Reply
  13. Phyllis Schabow

    Dear Friends of Margaret:

    All the world should know that, in addition to what she has said of the high points of her 40 years of marriage, that she has also contributed greatly to the beauty of the Latin Mass. At our little rather-obscure parish in Ontario, CA, she has provided her leadership as our choir director and lead singer each and every Saturday morning at 6:30 a.m., to the great delight of all who attend. People come from miles around to be present in the quiet of a Saturday morning in order to offer God the best of their attention and devotion, and Margaret’s faithful gift of music has enhanced the beauty of the Latin liturgy for us all. Thank you, Bruce, for supporting and sheltering this fine woman, your dear spouse, and enabling many people to benefit by her presence among us. God bless you and keep you both for many more years of happiness together.

    Reply
    • Margaret Coats

      Thank you, Phyllis. You know yourself how the support of a husband can introduce and sustain a special interest into a major aspect of a woman’s life. I had no school training in choral singing, just as you had none in bookselling and publishing. Yet with on-the-job training and fidelity to the tasks, these activities became not only a source of satisfaction for ourselves and others, but an important means of serving God and helping many to follow His way toward our ultimate goal in heaven. Extra ecclesiam nulla salus! I have to count many things Bruce and I have done as gathered in the line of the poem, “romance in arts beyond well-grounded specialties.”

      Reply
  14. Phyllis Schabow

    Yes, I see that now that you point it out. Fidelity to God’s will for us, every day and every moment, takes us to places we would never have dreamed possible. Inside the Church there is everything the heart was made to long for. His very self in Holy Communion. As fellow converts who were led to – rather than born into this Holy Faith, we know now and enjoy the God who loved us from all eternity, when He first thought of us. May He be praised forever! With kindest regards in the Hearts of Jesus and Mary.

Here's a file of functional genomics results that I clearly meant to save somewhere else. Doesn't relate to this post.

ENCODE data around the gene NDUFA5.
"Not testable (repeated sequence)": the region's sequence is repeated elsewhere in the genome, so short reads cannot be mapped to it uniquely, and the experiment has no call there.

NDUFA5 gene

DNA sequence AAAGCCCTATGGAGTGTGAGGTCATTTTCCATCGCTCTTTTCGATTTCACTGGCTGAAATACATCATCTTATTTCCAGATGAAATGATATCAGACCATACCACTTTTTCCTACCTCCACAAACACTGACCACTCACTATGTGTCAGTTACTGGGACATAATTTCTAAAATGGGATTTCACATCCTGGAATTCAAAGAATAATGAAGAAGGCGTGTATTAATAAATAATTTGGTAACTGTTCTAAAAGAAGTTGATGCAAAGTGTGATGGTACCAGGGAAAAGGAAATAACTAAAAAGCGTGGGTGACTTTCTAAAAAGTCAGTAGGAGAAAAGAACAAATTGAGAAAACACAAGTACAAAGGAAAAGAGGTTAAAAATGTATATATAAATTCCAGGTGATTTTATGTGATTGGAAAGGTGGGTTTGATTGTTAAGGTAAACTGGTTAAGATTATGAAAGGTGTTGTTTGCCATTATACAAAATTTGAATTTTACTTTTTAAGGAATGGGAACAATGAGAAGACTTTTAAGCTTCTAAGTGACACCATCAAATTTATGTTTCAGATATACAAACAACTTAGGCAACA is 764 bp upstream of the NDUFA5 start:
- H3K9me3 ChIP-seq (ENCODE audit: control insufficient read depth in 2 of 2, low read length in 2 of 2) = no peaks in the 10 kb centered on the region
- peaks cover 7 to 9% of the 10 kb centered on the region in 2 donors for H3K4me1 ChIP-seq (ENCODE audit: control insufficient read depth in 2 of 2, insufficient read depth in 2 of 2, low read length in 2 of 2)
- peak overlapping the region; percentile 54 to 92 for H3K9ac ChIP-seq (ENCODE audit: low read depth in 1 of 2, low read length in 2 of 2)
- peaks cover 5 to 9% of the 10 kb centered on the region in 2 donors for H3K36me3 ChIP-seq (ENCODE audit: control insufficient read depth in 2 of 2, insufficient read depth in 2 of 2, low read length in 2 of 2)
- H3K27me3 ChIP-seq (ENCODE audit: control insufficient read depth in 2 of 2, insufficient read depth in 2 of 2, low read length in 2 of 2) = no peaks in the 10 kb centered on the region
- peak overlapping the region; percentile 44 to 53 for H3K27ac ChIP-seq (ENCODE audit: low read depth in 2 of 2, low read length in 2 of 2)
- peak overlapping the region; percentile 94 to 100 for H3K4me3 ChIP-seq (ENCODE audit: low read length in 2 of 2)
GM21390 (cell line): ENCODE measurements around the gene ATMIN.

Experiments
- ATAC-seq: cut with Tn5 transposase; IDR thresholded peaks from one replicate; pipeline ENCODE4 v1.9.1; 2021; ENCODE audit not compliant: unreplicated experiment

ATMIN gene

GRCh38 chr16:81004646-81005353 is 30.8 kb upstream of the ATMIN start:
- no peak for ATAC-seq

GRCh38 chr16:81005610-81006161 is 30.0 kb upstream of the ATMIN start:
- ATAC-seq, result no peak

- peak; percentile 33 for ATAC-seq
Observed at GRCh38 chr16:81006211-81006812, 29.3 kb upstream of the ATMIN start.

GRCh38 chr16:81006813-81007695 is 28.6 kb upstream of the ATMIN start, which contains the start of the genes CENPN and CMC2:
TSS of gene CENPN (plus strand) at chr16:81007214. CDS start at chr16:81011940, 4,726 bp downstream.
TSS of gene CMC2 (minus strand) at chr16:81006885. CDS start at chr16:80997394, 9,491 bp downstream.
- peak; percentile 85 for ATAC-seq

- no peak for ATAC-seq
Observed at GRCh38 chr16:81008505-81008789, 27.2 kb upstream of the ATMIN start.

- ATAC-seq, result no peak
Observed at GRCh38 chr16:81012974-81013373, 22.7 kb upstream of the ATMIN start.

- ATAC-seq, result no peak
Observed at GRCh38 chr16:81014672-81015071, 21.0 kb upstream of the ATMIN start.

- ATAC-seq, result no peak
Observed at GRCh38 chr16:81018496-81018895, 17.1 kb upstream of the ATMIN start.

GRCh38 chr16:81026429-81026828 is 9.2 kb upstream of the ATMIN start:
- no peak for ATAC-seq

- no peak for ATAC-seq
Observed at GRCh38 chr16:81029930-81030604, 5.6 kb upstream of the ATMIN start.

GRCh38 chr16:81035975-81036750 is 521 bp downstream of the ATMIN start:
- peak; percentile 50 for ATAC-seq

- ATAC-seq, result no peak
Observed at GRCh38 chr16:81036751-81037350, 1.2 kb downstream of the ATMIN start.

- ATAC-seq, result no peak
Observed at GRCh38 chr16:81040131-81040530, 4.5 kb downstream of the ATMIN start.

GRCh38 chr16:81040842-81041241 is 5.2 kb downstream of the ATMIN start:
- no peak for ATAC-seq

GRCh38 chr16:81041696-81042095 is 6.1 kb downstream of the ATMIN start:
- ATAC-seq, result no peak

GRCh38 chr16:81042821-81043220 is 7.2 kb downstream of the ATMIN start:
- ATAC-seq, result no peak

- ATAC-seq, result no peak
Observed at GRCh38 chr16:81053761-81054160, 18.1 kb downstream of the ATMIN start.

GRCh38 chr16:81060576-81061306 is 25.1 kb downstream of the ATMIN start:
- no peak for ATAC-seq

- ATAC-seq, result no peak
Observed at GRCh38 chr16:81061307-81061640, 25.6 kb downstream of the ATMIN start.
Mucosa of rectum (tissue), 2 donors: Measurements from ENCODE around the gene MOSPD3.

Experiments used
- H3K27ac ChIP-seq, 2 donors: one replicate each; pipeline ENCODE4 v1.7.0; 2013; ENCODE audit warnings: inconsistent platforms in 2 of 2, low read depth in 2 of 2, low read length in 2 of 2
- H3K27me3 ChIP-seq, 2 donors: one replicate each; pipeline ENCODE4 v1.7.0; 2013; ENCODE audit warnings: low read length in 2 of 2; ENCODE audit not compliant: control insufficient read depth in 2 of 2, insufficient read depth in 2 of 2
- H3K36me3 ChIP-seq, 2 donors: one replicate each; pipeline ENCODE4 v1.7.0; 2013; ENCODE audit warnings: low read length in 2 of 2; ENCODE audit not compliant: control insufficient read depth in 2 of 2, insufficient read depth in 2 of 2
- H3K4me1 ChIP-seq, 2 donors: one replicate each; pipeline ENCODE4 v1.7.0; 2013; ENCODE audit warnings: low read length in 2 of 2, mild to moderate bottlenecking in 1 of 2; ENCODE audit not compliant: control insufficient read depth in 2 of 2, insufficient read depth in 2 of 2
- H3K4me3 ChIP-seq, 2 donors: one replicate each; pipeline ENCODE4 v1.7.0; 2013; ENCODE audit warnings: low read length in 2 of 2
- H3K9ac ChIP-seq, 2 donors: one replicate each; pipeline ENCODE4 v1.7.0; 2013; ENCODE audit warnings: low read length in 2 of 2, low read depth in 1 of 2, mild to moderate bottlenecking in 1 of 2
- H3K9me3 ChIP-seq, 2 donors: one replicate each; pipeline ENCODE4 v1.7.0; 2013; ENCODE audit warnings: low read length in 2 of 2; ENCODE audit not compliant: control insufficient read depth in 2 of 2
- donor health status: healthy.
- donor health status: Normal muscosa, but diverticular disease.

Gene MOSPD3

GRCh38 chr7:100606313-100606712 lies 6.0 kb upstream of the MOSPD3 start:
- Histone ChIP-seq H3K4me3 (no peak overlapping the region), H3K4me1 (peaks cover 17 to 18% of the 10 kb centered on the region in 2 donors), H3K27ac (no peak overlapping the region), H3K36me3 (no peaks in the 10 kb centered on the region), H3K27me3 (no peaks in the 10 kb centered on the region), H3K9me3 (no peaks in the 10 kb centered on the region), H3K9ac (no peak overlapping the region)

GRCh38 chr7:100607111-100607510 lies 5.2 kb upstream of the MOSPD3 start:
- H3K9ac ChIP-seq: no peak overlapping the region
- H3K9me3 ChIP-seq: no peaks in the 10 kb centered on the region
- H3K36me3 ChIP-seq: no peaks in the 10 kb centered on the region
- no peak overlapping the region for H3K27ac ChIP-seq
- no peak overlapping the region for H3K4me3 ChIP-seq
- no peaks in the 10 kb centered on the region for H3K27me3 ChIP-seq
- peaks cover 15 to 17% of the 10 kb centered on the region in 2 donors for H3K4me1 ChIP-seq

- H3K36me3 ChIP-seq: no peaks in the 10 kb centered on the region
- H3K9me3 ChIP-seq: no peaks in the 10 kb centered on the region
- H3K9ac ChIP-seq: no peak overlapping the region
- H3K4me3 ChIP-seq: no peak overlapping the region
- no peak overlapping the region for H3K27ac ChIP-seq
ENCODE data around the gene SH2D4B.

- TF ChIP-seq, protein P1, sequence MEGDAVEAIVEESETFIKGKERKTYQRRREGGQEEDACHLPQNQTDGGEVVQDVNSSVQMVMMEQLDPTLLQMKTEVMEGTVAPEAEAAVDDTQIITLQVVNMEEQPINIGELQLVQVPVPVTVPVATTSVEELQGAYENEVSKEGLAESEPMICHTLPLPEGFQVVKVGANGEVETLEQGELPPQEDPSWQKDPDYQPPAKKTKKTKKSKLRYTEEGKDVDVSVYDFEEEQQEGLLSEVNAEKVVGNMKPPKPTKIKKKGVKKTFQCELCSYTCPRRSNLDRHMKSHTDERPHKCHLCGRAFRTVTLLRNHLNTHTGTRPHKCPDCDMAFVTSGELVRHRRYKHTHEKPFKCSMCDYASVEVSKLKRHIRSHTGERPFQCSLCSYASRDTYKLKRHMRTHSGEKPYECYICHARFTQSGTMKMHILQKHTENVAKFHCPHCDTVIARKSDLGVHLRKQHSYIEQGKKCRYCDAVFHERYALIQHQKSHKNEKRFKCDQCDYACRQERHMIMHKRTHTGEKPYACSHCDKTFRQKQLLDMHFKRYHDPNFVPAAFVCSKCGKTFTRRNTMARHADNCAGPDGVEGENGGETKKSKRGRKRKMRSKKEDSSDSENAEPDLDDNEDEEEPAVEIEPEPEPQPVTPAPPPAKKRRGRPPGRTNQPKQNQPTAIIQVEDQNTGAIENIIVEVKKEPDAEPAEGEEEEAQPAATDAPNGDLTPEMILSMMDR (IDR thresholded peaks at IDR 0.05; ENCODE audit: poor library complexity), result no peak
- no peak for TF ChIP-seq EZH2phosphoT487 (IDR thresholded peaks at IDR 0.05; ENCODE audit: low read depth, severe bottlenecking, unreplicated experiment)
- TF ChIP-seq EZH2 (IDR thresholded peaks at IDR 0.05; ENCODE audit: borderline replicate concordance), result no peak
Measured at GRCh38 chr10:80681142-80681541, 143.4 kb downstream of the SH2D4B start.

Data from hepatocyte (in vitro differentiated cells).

Reply
  15. Satyananda Sarangi

    Happy belated anniversary, Margaret ma’am.

    I read the poem and went into a trance. I was walking in the woods for some time.

    This poem can be summed up in three words –

    Mellifluous,Magnificent,Majestic.

    Best wishes.

    Reply
    • Margaret Coats

      Your response overwhelms me, Satyananda. Thank you for expressing your appreciation, and for your good wishes. I hope that you too may have many joys throughout life.

      Reply
  16. Jonicis Bulalacao

    Congratulations to you, Margaret and Bruce!
    And thanks for being a witness to the beauty and sacredness of the Sacrament of Matrimony.
    God bless you with many more years of grace-filled married life.

    Reply
  17. Laura Deagon

    Margaret, your poem brings together such an array of aspects of your 40 years of marriage. To me it was a dreamy peak into the years.

    Reply
    • Margaret Coats

      Laura, you’re right that it is something like a dream sequence, with many pictures rushing by quickly, not clearly linked in a logical narrative. That’s how we may see them too. Bruce just happened to mention at dinner how he likes observing the cut glass with the sun at different angles during the course of the day. Thanks for your perceptive comment!

      Reply
  18. Kathy

    “You have made us for yourself(O Lord), and our hearts are restless until they rest in You.”. Confessions, Book 1 Chapter 1

    Reply
    • Margaret Coats

      Kathy, I’m so glad you were able to find the poem and make a comment. Thanks for your efforts! The passage you quote certainly can apply to holy matrimony, as a place where the couple can enjoy peace at heart while sharing in God’s grace.

      Reply